LINCOLN — Nebraska’s James Palmer did Tuesday night what first-team All-Big Ten players are supposed to do — take over a game when the outcome was in doubt.
OK, the 6-foot-6 guard isn’t a first-teamer yet.
But the league’s second-leading scorer stayed on track for that honor after pouring in 24 of his game-high 26 points in the second half to rally the Huskers to a 70-66 win over Maryland.
“He’s certainly all-conference worthy,’’ NU coach Tim Miles said, before adding with a smile: “I don’t know that I’d trade him for a lot of guys, so yeah, probably.’’
Palmer’s 24 points tied the Nebraska record for the most in a half. Four others have scored that many: Dave Hoppen in 1984, Jerry Fort in 1975, Aleks Maric in 2008 and Tyronn Lue in 1997.
Those men are NU’s No. 1, 3, 5 and 9 all-time leading scorers. They combined to earn first-team all-conference honors eight times.
Palmer’s scoring explosion, which boosted his average in Big Ten games to 20.0 points, bothered Maryland coach Mark Turgeon. But it didn’t surprise him.
“I’ve watched him since he was a sophomore in high school,’’ Turgeon said. “Nothing he did tonight surprises me.’’
The game was a mini-reunion for Palmer. He grew up 20 miles south of the Terrapins’ campus in Upper Marlboro, Maryland, and drew “just a little bit’’ of recruiting interest from Turgeon before picking Miami.
But Tuesday’s game wasn’t a red-letter event for Palmer, even though in one stretch he scored 15 straight points.
“It was just another game in my book,’’ he said. “I know some of the guys on their team. But it was nothing special.’’
For the NCAA tournament hopes of Nebraska (20-8, 11-4), however, it was gigantic.
NU now has won six in a row, eight of nine and 13 of the past 16. But posting a 20th victory in the regular season for only the sixth time in the school’s 122-year history was far from easy.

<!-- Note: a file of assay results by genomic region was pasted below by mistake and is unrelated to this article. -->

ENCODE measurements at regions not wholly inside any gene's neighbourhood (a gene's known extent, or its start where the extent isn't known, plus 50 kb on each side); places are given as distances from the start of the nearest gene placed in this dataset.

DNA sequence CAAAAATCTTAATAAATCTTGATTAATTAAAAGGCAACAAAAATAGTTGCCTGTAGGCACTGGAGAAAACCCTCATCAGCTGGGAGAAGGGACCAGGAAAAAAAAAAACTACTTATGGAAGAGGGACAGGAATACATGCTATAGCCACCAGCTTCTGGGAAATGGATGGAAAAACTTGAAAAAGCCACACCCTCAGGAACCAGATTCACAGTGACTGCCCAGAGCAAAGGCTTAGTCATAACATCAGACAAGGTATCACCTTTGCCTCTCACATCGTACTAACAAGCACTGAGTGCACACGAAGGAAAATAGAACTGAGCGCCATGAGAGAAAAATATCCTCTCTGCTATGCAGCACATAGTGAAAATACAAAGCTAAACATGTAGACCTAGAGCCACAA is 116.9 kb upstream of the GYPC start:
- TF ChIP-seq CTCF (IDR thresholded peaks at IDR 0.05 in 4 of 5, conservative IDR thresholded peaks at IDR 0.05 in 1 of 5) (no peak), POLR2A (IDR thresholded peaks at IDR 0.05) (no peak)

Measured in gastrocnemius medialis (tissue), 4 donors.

The third straight sellout crowd of 15,397 at Pinnacle Bank Arena had to sweat out the final 5:41 without a Nebraska basket after a Palmer jumper produced a 63-56 lead.
The Huskers scored just one point down the stretch until hitting 6 of 6 free throws in the final 21 seconds. So defense and rebounding became crucial.
Maryland closed to 64-63 and had the ball as the clock ticked inside one minute. Anthony Cowan, the Terrapins’ 6-foot point guard, rose for a 3-pointer. But Glynn Watson, the Huskers’ 6-foot point guard, blocked it, and teammate Evan Taylor tracked down the rebound.
On NU’s ensuing offensive possession, Watson missed a 3-pointer but forward Isaiah Roby snared the rebound and was fouled. His two free throws with 21 seconds left and two from Watson with 6.7 to go secured the win. Roby, scoreless in the first half, finished with 11 points and 10 rebounds — his second straight double-double.
Turgeon had high praise for a Nebraska defense that is third in the Big Ten in efficiency, saying: “That is a really, really good defensive team, and a really talented defensive team.’’
The Huskers found themselves in a tight game because, for the first time, the NCAA tournament talk got to them.
“I thought we were a little nervous early,’’ Miles said. “I thought the ‘moment’ kind of got to us a little bit. Both teams knew what was at stake. The gravity of that moment certainly sunk in.’’
That highlights even more the value of a cold-blooded scorer like Palmer.
He shot 1 of 6 in the first half and got benched for about four minutes for defensive errors and for settling for jump shots instead of slashing to the basket. It took 18 seconds of the second half for that to change.
Palmer hit a short jumper to tie the game at 32, added two more baskets early in the second half, then went wild starting with a tomahawk dunk with 12:43 left that put NU up 50-43.
“He got cooking,’’ Watson said.
That started a run of 15 straight points for Palmer, capped with his jump shot that put Nebraska up 63-56. He made 9 of 13 field goals in the second half.
“It’s fun playing in big games like this,’’ he said. “Everybody likes playing in big games in front of big crowds. Our crowd did a good job tonight helping us get a win.
“We came out the second half and proved we could play with anybody, and came out with the win.’’